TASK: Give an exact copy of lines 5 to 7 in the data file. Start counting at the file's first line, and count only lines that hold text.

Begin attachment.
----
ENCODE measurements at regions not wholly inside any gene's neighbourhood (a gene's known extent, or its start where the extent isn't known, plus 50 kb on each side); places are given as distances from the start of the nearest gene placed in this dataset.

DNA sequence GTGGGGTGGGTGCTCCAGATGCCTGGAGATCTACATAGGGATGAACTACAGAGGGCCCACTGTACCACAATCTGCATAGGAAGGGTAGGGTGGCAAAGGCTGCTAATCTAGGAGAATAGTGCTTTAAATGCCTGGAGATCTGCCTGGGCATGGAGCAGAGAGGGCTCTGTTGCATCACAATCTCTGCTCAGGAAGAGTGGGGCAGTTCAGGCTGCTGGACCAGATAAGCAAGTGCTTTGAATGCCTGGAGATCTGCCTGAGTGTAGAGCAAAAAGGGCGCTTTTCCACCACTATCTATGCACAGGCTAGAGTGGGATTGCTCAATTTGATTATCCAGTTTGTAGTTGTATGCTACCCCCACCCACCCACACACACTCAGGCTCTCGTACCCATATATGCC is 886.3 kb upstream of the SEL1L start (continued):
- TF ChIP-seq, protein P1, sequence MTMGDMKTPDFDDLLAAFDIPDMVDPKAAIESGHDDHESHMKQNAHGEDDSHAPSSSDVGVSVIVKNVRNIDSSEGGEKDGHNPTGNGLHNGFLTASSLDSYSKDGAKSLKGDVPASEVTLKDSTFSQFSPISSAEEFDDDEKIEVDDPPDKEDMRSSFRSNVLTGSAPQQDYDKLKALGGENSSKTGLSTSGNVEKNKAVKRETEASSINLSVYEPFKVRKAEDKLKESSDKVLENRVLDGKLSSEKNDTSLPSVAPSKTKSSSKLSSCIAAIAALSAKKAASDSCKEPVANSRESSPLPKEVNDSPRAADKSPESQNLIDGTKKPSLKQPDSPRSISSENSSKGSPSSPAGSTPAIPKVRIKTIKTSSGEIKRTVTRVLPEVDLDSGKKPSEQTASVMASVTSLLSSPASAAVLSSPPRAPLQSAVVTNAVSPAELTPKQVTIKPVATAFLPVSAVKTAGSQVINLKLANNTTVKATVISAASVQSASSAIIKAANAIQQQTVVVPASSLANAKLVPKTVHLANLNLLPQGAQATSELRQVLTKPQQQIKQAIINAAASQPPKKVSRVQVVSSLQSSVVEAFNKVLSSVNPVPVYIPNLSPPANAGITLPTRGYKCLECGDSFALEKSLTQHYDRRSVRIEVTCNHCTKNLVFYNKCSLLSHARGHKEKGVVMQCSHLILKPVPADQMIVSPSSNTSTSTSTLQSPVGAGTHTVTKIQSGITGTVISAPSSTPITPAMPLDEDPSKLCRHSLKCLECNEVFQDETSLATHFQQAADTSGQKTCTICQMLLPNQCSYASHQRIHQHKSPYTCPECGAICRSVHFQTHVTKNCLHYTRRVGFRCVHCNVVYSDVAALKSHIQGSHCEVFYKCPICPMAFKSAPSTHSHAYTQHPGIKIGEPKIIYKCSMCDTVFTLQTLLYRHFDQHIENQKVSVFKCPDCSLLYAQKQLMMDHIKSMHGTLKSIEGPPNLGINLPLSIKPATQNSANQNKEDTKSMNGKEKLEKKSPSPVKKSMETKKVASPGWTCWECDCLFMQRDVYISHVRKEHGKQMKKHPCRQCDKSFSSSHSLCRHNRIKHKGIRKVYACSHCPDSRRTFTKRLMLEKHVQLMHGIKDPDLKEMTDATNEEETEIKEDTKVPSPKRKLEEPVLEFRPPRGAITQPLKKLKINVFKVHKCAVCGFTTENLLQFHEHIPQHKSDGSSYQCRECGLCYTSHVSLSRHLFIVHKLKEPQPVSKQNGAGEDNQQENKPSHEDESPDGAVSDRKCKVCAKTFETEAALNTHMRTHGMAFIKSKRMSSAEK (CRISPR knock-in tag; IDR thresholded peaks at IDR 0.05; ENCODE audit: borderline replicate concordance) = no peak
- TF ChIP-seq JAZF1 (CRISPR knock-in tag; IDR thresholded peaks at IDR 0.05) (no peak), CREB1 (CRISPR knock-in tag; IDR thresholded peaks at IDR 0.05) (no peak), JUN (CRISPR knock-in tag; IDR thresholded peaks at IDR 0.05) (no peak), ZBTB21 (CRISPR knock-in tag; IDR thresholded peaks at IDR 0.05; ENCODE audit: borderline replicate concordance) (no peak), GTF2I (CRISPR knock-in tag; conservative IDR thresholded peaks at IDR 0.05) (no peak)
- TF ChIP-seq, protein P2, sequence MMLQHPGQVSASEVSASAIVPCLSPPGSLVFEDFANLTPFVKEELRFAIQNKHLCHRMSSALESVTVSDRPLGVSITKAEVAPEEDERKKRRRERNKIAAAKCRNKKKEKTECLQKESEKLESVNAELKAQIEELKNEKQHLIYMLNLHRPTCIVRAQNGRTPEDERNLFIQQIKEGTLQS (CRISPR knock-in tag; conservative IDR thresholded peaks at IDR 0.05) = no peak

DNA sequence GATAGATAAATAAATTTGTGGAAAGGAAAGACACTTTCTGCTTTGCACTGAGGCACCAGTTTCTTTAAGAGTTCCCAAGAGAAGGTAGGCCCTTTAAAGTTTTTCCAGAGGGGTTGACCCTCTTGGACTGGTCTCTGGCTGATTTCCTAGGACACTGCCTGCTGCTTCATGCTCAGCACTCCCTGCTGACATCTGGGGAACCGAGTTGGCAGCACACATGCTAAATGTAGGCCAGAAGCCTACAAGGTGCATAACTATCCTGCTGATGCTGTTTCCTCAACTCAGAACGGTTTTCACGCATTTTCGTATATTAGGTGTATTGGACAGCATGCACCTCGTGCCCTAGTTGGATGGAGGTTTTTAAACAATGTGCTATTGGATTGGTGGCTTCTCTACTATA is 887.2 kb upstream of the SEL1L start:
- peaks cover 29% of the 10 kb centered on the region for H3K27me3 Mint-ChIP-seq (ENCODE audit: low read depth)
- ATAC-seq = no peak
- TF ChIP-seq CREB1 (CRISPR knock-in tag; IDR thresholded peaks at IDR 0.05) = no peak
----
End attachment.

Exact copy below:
- TF ChIP-seq, protein P2, sequence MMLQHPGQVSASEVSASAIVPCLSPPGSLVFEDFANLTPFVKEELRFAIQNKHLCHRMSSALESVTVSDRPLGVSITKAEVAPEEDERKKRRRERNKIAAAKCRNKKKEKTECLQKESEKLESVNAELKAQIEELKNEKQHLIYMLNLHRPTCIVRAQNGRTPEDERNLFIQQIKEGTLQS (CRISPR knock-in tag; conservative IDR thresholded peaks at IDR 0.05) = no peak

DNA sequence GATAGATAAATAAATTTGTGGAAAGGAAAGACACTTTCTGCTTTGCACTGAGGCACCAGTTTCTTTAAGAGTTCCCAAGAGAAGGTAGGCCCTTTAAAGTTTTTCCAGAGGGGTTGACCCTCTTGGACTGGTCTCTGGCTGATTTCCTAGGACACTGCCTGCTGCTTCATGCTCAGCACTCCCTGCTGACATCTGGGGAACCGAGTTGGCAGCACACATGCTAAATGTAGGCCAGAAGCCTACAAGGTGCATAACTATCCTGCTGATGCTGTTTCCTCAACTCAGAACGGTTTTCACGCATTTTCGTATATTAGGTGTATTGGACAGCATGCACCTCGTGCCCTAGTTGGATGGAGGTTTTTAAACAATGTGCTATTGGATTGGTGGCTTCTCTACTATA is 887.2 kb upstream of the SEL1L start:
- peaks cover 29% of the 10 kb centered on the region for H3K27me3 Mint-ChIP-seq (ENCODE audit: low read depth)